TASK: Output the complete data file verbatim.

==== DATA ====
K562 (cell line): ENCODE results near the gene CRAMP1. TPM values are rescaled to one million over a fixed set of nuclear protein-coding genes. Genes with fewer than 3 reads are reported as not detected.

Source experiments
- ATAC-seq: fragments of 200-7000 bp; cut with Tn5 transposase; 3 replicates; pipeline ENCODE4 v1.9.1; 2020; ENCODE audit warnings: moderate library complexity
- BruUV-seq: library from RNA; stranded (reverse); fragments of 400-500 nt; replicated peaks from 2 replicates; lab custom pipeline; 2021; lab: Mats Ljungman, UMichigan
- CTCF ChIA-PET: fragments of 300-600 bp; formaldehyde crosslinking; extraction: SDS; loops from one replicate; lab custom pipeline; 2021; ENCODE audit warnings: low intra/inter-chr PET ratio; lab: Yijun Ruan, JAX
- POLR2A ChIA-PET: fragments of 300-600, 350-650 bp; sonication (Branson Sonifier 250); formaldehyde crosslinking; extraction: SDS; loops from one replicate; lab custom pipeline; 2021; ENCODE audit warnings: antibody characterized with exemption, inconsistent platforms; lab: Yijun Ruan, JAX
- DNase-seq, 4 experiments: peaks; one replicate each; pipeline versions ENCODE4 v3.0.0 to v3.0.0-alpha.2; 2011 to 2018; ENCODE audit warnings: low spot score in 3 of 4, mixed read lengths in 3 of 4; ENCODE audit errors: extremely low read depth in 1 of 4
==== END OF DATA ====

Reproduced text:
K562 (cell line): ENCODE results near the gene CRAMP1. TPM values are rescaled to one million over a fixed set of nuclear protein-coding genes. Genes with fewer than 3 reads are reported as not detected.

Source experiments
- ATAC-seq: fragments of 200-7000 bp; cut with Tn5 transposase; 3 replicates; pipeline ENCODE4 v1.9.1; 2020; ENCODE audit warnings: moderate library complexity
- BruUV-seq: library from RNA; stranded (reverse); fragments of 400-500 nt; replicated peaks from 2 replicates; lab custom pipeline; 2021; lab: Mats Ljungman, UMichigan
- CTCF ChIA-PET: fragments of 300-600 bp; formaldehyde crosslinking; extraction: SDS; loops from one replicate; lab custom pipeline; 2021; ENCODE audit warnings: low intra/inter-chr PET ratio; lab: Yijun Ruan, JAX
- POLR2A ChIA-PET: fragments of 300-600, 350-650 bp; sonication (Branson Sonifier 250); formaldehyde crosslinking; extraction: SDS; loops from one replicate; lab custom pipeline; 2021; ENCODE audit warnings: antibody characterized with exemption, inconsistent platforms; lab: Yijun Ruan, JAX
- DNase-seq, 4 experiments: peaks; one replicate each; pipeline versions ENCODE4 v3.0.0 to v3.0.0-alpha.2; 2011 to 2018; ENCODE audit warnings: low spot score in 3 of 4, mixed read lengths in 3 of 4; ENCODE audit errors: extremely low read depth in 1 of 4